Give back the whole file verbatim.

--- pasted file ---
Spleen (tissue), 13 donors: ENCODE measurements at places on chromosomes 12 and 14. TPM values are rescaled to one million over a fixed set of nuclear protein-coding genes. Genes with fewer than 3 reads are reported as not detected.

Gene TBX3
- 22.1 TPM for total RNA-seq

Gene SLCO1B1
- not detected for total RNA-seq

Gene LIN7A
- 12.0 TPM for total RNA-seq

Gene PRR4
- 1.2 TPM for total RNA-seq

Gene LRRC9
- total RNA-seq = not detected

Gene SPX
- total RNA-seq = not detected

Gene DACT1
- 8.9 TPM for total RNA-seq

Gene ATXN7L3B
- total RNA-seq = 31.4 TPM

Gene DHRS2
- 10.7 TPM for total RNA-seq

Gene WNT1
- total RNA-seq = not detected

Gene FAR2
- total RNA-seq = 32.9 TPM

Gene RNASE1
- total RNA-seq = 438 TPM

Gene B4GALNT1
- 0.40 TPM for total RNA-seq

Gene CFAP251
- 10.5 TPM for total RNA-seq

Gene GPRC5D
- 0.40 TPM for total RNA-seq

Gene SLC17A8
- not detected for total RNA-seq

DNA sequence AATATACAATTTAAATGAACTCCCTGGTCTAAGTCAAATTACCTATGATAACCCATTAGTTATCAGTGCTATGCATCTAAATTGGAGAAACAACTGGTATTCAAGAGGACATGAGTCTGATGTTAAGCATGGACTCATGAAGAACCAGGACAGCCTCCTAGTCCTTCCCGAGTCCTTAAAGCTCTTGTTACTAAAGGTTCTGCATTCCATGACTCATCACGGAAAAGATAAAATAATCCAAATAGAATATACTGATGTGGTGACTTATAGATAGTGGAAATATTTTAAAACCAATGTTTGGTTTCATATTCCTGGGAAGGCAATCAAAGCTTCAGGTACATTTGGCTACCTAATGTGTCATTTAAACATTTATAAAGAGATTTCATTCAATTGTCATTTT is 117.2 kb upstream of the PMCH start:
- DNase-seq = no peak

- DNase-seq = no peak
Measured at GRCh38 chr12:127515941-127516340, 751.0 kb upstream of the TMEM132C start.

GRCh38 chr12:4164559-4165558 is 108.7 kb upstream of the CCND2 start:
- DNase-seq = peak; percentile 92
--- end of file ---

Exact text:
Spleen (tissue), 13 donors: ENCODE measurements at places on chromosomes 12 and 14. TPM values are rescaled to one million over a fixed set of nuclear protein-coding genes. Genes with fewer than 3 reads are reported as not detected.

Gene TBX3
- 22.1 TPM for total RNA-seq

Gene SLCO1B1
- not detected for total RNA-seq

Gene LIN7A
- 12.0 TPM for total RNA-seq

Gene PRR4
- 1.2 TPM for total RNA-seq

Gene LRRC9
- total RNA-seq = not detected

Gene SPX
- total RNA-seq = not detected

Gene DACT1
- 8.9 TPM for total RNA-seq

Gene ATXN7L3B
- total RNA-seq = 31.4 TPM

Gene DHRS2
- 10.7 TPM for total RNA-seq

Gene WNT1
- total RNA-seq = not detected

Gene FAR2
- total RNA-seq = 32.9 TPM

Gene RNASE1
- total RNA-seq = 438 TPM

Gene B4GALNT1
- 0.40 TPM for total RNA-seq

Gene CFAP251
- 10.5 TPM for total RNA-seq

Gene GPRC5D
- 0.40 TPM for total RNA-seq

Gene SLC17A8
- not detected for total RNA-seq

DNA sequence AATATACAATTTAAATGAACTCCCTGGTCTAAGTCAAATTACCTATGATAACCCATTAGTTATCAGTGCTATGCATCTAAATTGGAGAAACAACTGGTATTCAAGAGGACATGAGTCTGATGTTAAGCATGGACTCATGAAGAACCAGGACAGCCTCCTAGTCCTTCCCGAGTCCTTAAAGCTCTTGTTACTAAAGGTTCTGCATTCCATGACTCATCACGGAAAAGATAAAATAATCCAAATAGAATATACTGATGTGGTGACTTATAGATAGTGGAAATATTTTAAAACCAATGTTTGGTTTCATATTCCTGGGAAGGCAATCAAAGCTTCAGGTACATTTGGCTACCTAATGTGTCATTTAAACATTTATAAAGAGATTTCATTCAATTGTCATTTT is 117.2 kb upstream of the PMCH start:
- DNase-seq = no peak

- DNase-seq = no peak
Measured at GRCh38 chr12:127515941-127516340, 751.0 kb upstream of the TMEM132C start.

GRCh38 chr12:4164559-4165558 is 108.7 kb upstream of the CCND2 start:
- DNase-seq = peak; percentile 92